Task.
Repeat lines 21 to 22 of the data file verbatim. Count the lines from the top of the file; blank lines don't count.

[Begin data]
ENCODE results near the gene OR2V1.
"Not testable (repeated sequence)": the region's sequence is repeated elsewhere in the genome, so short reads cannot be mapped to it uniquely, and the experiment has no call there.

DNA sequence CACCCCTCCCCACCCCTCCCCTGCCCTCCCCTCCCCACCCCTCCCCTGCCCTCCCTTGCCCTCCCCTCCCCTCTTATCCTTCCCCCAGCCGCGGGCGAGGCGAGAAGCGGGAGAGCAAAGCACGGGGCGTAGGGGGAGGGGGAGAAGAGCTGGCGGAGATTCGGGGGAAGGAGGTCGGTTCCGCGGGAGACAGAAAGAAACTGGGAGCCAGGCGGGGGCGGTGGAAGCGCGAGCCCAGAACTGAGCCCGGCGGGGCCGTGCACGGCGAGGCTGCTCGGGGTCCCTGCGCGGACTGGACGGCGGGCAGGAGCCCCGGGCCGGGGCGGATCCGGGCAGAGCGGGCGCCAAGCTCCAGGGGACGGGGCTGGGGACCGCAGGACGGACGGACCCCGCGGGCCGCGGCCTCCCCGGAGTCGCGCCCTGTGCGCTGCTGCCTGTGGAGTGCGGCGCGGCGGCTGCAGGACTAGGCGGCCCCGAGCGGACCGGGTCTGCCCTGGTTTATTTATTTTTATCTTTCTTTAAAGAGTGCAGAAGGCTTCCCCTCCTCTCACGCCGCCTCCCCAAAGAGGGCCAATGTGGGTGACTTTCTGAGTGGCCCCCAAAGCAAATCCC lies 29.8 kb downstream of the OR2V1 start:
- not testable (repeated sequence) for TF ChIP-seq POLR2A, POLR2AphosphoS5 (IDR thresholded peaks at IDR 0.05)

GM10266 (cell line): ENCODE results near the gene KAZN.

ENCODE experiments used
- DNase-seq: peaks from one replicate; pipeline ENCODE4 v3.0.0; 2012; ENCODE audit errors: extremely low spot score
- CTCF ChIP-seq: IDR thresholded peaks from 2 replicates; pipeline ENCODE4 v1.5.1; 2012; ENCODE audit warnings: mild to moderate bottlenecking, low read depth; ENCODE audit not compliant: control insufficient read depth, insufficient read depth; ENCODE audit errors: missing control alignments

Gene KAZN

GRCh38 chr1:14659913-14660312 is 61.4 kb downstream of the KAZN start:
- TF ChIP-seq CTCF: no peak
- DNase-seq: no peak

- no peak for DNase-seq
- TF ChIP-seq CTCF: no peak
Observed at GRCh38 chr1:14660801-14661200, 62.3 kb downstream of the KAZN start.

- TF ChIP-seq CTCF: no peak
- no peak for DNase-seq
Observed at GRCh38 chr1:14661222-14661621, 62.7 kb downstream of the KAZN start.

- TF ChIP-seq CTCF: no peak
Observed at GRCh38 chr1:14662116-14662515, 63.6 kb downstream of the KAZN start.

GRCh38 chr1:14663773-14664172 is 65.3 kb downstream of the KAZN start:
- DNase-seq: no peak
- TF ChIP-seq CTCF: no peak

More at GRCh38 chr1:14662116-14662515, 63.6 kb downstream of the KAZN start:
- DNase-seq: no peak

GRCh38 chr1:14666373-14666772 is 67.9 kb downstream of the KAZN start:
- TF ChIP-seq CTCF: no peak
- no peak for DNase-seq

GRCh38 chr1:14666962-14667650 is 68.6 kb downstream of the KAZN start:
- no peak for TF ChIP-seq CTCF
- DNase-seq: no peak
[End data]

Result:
GRCh38 chr1:14663773-14664172 is 65.3 kb downstream of the KAZN start:
- DNase-seq: no peak